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East Asia and Pacific

'Some Current Approaches to Climate Adaptation May Bypass Local Institutions'

Tom Grubisich's picture

Carbon dioxide -- the chief cause of manmade global warming -- doesn't park itself only in the atmosphere over major emitting countries.  So, obviously, the response to climate change requires global action.  But drought, storms, flooding, and rising sea levels demand climate adaptation tailored to circumstances that will vary by region and even locality.  For example, farmers in one part of southern Zambia may have to respond with a hybrid maize seed that differs significantly from what needs to be planted in another part of that climate-besieged food bowl.  The issue in southern Zambia is not just more intense drought, but how it can, and does, vary in intensity even within one region.  Dry weather may be so severe in one area that farmers there may have to give up maize cultivation and plant an entirely different crop.

Such fine-tuned local adaptation can't come primarily out of ministries of the national governments of developing countries trying to cope with the mounting adverse impacts of climate change on people and resources.  It requires local institutions to meet the capacity gap.  But national governments aren't collaborating that closely with civil society at the community level.

This from the new book Social Dimensions of Climate Change (World Bank, 2010):

"It is unfortunate that some current approaches to adaptation planning and financing may bypass local institutions.  The current push to formulate national adaptation plans of action [NAPAs] seems to have missed the opportunity to propose adaptation projects for community- and local-level public, private, or civic institutions."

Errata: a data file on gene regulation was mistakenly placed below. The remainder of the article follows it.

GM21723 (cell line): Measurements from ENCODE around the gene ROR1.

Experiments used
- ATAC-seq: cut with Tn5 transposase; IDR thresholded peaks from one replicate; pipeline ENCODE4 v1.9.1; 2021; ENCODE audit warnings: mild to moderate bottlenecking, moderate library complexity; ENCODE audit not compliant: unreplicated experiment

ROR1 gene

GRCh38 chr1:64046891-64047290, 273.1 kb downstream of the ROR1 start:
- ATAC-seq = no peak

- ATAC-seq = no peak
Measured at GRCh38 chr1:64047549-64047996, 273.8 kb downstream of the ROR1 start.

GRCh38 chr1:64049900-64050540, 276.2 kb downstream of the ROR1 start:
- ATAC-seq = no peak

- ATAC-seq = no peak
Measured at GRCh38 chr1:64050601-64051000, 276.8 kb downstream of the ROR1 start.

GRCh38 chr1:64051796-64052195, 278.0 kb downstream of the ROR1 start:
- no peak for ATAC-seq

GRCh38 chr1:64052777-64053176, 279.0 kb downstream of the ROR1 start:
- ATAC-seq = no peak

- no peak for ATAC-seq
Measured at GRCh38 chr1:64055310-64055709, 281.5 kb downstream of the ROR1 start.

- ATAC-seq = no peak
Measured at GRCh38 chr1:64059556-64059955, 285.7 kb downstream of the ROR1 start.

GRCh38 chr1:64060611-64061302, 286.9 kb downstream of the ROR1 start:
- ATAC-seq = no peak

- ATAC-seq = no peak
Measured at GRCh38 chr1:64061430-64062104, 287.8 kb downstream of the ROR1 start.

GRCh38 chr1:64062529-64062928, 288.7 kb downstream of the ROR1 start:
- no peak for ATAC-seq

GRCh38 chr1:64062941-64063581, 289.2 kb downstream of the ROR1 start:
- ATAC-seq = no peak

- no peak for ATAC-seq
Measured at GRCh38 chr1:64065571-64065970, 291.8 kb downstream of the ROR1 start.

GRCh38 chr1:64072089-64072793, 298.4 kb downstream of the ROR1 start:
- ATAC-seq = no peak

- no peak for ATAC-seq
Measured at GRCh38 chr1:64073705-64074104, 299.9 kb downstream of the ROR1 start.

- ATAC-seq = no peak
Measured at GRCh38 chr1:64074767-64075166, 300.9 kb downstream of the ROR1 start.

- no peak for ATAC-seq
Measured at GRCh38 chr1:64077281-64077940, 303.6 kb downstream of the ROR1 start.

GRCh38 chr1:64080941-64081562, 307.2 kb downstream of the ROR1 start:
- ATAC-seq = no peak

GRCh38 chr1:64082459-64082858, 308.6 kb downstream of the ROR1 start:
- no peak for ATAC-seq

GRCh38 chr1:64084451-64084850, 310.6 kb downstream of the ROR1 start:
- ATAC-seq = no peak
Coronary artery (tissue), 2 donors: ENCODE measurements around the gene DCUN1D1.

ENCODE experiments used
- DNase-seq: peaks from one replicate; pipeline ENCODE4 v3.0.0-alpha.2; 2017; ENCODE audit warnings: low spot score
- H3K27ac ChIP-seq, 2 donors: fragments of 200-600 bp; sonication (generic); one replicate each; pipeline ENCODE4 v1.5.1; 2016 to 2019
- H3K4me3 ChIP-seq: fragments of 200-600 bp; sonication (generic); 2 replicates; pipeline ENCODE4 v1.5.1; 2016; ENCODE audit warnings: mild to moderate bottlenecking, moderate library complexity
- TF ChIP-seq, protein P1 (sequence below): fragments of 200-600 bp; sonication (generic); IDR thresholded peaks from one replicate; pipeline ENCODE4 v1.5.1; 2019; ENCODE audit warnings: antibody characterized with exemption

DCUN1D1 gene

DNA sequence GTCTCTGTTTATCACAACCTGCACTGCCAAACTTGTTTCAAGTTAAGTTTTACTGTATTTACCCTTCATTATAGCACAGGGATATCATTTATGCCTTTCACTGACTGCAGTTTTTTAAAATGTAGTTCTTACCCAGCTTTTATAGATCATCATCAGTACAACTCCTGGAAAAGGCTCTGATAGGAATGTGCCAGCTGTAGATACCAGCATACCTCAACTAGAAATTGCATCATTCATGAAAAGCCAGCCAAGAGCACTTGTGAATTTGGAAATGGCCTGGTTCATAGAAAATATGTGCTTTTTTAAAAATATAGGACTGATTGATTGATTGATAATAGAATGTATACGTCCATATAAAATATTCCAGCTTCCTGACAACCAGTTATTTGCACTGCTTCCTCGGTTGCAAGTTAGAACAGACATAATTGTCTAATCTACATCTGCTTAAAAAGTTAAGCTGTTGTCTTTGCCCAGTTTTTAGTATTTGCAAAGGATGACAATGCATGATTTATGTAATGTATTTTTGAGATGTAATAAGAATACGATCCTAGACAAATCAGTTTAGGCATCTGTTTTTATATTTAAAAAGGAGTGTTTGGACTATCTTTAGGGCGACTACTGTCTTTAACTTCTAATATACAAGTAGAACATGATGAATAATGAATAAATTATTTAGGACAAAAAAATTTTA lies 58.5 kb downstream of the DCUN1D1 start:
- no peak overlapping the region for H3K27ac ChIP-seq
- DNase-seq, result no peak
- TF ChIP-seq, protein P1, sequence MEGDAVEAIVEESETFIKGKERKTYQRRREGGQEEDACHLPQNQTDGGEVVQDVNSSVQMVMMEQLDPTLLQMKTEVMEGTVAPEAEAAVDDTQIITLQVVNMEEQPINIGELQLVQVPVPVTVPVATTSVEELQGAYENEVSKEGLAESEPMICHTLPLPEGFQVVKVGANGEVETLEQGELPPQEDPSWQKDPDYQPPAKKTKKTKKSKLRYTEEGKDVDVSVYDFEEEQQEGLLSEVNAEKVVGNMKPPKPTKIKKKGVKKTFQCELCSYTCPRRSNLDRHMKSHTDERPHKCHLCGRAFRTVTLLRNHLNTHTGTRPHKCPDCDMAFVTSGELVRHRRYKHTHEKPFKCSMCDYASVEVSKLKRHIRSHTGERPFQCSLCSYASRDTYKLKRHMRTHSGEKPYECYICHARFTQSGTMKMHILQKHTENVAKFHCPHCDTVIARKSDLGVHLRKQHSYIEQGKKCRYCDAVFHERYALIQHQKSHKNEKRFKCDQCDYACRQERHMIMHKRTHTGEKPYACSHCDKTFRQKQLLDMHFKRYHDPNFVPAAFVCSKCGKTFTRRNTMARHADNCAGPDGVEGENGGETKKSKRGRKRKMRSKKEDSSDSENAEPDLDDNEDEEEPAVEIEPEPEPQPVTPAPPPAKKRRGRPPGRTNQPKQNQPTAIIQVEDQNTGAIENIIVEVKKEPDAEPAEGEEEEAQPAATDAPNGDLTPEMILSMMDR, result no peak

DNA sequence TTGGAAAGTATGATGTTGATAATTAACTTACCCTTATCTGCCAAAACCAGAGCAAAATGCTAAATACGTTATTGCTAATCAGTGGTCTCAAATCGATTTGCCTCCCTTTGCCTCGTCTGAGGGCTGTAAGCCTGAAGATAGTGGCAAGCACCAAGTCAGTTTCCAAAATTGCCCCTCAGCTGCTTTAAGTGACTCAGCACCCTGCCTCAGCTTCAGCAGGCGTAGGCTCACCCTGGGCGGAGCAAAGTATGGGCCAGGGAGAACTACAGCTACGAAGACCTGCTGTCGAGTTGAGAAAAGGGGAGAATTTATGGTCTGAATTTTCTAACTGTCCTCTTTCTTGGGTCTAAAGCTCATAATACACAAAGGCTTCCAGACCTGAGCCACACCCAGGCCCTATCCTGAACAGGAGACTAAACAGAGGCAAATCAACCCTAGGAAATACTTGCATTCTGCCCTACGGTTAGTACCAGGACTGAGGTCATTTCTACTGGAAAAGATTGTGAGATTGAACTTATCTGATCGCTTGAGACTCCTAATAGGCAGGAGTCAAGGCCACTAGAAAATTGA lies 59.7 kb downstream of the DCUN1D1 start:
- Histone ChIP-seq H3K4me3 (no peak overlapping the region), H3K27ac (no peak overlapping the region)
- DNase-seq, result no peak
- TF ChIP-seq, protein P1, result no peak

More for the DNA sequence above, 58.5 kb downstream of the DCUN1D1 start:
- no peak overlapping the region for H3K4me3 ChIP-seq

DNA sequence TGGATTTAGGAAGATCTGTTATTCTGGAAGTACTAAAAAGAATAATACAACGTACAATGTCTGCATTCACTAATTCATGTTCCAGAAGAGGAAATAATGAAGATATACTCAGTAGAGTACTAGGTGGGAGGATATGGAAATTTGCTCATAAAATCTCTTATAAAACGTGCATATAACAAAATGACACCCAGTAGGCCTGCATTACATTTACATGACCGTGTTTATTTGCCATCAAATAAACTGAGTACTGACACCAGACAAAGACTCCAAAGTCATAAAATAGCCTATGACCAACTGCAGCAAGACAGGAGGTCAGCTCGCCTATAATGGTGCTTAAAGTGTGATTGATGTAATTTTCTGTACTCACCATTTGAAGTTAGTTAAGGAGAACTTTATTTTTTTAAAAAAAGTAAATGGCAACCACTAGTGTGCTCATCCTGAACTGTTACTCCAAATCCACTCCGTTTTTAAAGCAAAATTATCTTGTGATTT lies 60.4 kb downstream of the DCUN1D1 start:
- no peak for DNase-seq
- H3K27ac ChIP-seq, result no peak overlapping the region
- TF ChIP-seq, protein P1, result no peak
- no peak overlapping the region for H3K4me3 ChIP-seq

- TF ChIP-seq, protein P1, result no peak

Should Malaysia's new growth model favor manufacturing or services?

Philip Schellekens's picture

As Malaysia redefines its growth strategy, the question of which sector to promote has been a subject of ongoing debate. Some have argued that the strategy should emphasize manufacturing – and preferably high-tech manufacturing – as innovation activity is most forthcoming in this sector. Others have countered that services are key, as the typical economic structure of an advanced economy is oriented towards services. Tradable services are also fast becoming an engine of growth.

Mongolia: Crisis increases demand for corporate governance

David Lawrence's picture

The President of Mongolia, Elbegdorj Tsakhia, sat at the table behind a Greek salad. We were at a lunch hosted by the Corporate Governance Development Center, an NGO which brings international best practices in corporate governance to Mongolia. Also present were the Minister of Education, the Director of the Financial Regulatory Commission (FRC), the Deputy Chief of Party of the USAID-funded Economic Policy Reform and Competitiveness Project (EPRC), which helped to establish the Center with the Institute of Finance and Economics, and CEOs of leading Mongolian firms. Several International Finanace Corporation (IFC) clients were among them.